Posts tagged big donors
Posts tagged big donors
“Super PAC mega-donors have now given more than a quarter of a billion dollars, with the addition of their August contributions. In another milestone, there are now 89 donors who have each given $1 million or more.
“Overall, super PACs have raised $374 million in the 2012 election cycle, and donors who gave $500,000 or more make up 68 percent of the total.”
The company owned by top GOP donor Sheldon Adelson was fined $25,000 today, reports the Las Vegas Review-Journal:
Finding that Las Vegas Sands Corp. and affiliate Sands China Ltd. had shown an “intention to deceive the court,” Clark County District Judge Elizabeth Gonzalez on Friday fined the companies $25,000 and imposed other sanctions.
Adelson and his wife have given $10 million to Mitt Romney’s Restore Our Future super PAC and millions more to Congressional candidates, party committees, and other super PACs. This also marks the second donor to Romney’s super PAC to be fined in court in the past week. Last Friday, Scotts Miracle-Gro, which donated $200,000 to Restore Our Future in June, was fined $12.5 million for environmental violations.
The New Republic: “I was hardly the only one who, on reading the reports of Mitt Romney’s three weekend fundraisers in the Hamptons— one hosted by the Koch brothers—was put in mind of a certain classic American novel set amid the pre-1929 excesses and inequality of the Roaring Twenties. To underscore to what an extent Powerboat Mitt evokes the unapologetic upper-crust ethos of Jay’s days, here is a quick game for us to play. The challenge: pick whether the quote is from The Great Gatsby or from reports from yesterday’s shindigs.”
“To a remarkable degree, interviews with donors, fund-raisers and staff members show, that financial haul has hinged on Mr. Romney’s clout in the business world and his relentless personal cultivation of contributors, a political ritual for which Mr. Obama has shown little enthusiasm and Mr. McCain, the last Republican presidential nominee, displayed outright disdain.
“Mr. Romney has repeatedly invited top-flight donors to his home on Lake Winnipesaukee in New Hampshire for intimate gatherings where he serves cookies baked by his wife, Ann. He has spent hours meeting one-on-one with wealthy would-be backers from Cincinnati to Los Angeles who remain on the fence. And he has held seminars on issues that animate supporters, like Israel, education and energy.”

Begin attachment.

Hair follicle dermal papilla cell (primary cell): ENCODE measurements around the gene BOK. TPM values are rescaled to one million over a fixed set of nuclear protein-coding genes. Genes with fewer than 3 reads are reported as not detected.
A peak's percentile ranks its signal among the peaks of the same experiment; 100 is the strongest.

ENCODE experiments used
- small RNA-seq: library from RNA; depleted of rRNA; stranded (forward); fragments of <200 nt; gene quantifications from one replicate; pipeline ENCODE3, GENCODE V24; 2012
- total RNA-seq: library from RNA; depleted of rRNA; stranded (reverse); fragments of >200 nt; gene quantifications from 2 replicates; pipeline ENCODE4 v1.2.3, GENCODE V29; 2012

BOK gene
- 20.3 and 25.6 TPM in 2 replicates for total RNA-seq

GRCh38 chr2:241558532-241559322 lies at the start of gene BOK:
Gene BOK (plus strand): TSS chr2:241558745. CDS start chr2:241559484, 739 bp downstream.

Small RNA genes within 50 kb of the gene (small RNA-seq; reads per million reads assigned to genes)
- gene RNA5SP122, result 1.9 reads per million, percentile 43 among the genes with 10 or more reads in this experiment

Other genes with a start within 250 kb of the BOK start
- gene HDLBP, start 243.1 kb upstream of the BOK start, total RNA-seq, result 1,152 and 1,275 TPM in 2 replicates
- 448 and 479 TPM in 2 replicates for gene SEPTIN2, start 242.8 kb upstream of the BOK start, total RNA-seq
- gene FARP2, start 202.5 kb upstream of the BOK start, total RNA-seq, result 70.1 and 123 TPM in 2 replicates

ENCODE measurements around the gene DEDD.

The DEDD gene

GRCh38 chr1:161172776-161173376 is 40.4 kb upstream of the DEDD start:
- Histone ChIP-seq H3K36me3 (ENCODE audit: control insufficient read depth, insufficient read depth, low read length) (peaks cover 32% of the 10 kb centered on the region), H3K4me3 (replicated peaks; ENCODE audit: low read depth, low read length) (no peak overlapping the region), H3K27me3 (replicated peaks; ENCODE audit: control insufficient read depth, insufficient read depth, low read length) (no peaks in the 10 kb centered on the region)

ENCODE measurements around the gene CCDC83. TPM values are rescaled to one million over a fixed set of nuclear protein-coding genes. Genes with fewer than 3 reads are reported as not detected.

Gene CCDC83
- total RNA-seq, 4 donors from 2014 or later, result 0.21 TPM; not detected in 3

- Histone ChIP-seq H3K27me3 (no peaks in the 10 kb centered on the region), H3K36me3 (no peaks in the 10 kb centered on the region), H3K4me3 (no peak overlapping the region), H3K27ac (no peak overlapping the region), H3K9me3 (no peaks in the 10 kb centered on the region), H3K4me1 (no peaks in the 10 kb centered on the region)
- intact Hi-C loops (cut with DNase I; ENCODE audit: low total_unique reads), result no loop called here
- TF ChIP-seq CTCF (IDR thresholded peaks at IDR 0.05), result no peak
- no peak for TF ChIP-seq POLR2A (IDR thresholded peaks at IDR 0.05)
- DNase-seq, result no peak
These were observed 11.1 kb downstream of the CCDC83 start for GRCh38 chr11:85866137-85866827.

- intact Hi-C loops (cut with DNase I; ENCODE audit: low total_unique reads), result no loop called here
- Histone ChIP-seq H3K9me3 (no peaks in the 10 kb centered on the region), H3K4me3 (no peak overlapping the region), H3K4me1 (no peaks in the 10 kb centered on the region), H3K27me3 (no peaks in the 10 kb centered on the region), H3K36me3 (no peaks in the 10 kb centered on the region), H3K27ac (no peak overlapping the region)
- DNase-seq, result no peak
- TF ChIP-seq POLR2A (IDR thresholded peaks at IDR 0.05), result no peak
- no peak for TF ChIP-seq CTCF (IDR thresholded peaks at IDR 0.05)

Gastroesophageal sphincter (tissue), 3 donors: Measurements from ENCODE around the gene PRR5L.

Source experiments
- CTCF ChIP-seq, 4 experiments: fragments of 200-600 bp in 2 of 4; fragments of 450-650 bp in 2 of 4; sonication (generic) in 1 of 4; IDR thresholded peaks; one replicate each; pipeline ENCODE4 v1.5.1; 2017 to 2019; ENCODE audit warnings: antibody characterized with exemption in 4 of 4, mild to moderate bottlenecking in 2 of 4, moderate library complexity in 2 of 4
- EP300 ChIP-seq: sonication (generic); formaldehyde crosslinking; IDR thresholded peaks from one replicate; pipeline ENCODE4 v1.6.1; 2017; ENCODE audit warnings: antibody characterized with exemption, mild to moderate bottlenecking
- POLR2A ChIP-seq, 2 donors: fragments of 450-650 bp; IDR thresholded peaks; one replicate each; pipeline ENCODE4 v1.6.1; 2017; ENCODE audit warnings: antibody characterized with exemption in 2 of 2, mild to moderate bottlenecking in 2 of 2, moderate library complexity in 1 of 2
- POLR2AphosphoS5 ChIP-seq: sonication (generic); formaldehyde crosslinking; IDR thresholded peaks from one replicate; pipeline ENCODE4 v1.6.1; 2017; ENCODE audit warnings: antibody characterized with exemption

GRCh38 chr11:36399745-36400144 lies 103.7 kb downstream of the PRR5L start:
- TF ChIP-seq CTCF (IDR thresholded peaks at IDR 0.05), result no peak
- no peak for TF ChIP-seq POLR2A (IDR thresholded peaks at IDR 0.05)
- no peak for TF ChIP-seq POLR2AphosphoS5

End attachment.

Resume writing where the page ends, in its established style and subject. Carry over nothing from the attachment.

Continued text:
“Bill Clinton will appear with President Obama at a triple-header of fundraisers in New York on Monday, lending his star power and fundraising prowess just days after he tweaked Obama for going after Republican Mitt Romney’s private business record.
“Clinton brings to the Obama reelection campaign strong ties to wealthy New York donors, including those in the financial services sector, where some are disappointed in the president’s attacks on Romney’s record as a private-equity manager at Bain Capital.”
The Courts have given wealthy individuals the ability to tremendously influence our political process—influence that most people can’t even dream of having—and in a free country, we deserve to know about it.
Conservative hero Justice Antonin Scalia once said about a case involving the disclosure of petition signatures, “running a democracy takes a certain amount of civic courage.” Courage is something you’d think these wealthy donors, many of whom are self-made, would possess in spades.
It looks like wealthy Democratic donors are starting to give out cash, but that money will likely focus on grassroots organizing over the Republican’s ad war:
After months on the sidelines, major liberal donors including the financier George Soros are preparing to inject up to $100 million into independent groups to aid Democrats’ chances this fall. But instead of going head to head with the conservative “super PACs” and outside groups that have flooded the presidential and Congressional campaigns with negative advertising, the donors are focusing on grass-roots organizing, voter registration and Democratic turnout.
The departure from the conservatives’ approach, which helped Republicans wrest control of the House in 2010, partly reflects liberal donors’ objections to the Supreme Court’s Citizens United decision, which paved the way for super PACs and unbridled campaign spending.